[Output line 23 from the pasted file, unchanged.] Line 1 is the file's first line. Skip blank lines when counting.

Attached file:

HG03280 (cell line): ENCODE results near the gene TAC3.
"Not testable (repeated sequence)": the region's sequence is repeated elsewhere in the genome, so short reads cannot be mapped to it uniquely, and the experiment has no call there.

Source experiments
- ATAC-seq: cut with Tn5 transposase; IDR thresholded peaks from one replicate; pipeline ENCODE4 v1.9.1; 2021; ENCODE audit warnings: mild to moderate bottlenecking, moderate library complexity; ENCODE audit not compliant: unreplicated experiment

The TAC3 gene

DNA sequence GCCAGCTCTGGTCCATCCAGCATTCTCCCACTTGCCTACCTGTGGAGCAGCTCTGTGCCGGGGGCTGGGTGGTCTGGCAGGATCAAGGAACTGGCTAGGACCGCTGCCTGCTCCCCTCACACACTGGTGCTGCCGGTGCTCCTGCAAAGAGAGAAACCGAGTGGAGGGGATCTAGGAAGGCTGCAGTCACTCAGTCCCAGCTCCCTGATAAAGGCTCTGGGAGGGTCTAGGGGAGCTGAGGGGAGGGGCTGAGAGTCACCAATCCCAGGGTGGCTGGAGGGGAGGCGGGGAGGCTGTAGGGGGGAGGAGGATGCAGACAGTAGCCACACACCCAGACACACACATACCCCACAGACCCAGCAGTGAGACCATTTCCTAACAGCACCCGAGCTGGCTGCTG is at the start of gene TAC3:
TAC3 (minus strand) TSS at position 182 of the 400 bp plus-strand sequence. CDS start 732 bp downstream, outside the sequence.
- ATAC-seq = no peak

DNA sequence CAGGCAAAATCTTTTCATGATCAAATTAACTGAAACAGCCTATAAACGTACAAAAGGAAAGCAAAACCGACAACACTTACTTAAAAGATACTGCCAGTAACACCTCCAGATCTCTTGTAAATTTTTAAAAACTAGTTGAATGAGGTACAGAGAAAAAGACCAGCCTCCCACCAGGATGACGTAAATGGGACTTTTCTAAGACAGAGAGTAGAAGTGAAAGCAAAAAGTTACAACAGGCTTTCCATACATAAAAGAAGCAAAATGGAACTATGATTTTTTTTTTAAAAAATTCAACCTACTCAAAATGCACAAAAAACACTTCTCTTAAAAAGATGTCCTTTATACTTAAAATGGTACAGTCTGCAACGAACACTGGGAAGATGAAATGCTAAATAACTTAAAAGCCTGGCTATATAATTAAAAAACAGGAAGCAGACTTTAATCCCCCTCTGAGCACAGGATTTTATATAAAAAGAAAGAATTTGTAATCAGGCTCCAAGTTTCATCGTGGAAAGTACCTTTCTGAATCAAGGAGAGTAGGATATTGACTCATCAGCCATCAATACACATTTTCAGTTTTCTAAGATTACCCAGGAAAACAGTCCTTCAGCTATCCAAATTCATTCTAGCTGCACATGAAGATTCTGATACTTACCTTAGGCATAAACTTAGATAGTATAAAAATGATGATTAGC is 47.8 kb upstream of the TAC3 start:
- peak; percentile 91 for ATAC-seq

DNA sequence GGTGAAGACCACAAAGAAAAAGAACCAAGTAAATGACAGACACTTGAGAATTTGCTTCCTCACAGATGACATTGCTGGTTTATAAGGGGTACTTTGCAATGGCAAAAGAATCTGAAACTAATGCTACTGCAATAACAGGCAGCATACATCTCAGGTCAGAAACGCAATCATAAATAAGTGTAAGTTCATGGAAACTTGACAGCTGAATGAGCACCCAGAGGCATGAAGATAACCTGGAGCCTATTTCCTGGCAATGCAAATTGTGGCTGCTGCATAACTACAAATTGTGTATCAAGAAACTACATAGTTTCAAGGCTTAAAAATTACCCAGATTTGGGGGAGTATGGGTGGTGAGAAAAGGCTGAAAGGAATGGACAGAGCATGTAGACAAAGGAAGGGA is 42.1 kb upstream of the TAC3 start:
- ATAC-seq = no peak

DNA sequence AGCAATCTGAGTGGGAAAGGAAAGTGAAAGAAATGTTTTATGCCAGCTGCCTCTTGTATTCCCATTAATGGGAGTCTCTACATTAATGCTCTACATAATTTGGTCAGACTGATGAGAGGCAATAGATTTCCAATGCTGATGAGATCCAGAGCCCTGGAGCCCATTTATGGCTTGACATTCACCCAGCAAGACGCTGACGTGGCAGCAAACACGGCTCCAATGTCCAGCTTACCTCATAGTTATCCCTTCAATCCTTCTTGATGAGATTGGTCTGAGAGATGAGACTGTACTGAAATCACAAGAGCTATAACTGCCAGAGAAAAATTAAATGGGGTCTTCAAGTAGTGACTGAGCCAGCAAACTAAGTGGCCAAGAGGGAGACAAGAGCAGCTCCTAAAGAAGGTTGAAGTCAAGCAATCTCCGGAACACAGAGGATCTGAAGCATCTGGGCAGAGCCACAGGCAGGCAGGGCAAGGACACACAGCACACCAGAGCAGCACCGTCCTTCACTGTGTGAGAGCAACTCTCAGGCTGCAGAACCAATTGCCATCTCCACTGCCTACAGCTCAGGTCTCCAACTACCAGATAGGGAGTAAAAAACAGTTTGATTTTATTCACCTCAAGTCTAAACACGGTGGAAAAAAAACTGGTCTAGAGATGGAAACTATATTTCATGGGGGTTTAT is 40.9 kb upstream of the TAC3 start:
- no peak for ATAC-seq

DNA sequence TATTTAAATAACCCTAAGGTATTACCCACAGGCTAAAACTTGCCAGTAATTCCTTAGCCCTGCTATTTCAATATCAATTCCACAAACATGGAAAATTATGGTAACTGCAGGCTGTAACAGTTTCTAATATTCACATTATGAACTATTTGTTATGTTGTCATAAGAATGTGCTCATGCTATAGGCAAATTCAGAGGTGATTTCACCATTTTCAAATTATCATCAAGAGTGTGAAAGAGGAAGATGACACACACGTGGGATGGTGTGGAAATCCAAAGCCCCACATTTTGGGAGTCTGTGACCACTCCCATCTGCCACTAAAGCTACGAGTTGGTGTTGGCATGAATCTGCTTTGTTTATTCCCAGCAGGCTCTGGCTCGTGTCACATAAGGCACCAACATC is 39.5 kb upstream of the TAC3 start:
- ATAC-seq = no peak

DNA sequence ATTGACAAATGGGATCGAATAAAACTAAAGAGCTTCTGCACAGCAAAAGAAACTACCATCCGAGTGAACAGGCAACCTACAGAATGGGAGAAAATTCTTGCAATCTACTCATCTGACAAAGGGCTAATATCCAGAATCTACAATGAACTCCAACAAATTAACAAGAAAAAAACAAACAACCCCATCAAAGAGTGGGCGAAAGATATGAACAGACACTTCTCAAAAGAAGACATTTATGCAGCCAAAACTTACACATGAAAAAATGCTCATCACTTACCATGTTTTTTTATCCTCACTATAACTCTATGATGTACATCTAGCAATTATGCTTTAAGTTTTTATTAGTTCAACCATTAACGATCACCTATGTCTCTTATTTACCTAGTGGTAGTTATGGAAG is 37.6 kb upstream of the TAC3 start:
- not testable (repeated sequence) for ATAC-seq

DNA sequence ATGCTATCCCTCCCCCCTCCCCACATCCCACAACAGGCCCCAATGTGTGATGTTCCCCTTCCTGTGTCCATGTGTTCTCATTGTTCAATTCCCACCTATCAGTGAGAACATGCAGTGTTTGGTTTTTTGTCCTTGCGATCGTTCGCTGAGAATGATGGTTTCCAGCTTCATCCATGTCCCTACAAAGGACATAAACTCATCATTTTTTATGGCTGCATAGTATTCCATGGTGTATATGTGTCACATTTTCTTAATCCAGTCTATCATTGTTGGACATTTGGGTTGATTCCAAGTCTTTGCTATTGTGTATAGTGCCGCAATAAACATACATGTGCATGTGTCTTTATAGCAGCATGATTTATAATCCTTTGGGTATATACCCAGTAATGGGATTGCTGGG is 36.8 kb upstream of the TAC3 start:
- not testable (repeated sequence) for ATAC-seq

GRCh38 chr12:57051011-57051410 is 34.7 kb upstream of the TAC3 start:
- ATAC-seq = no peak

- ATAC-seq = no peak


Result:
- ATAC-seq = no peak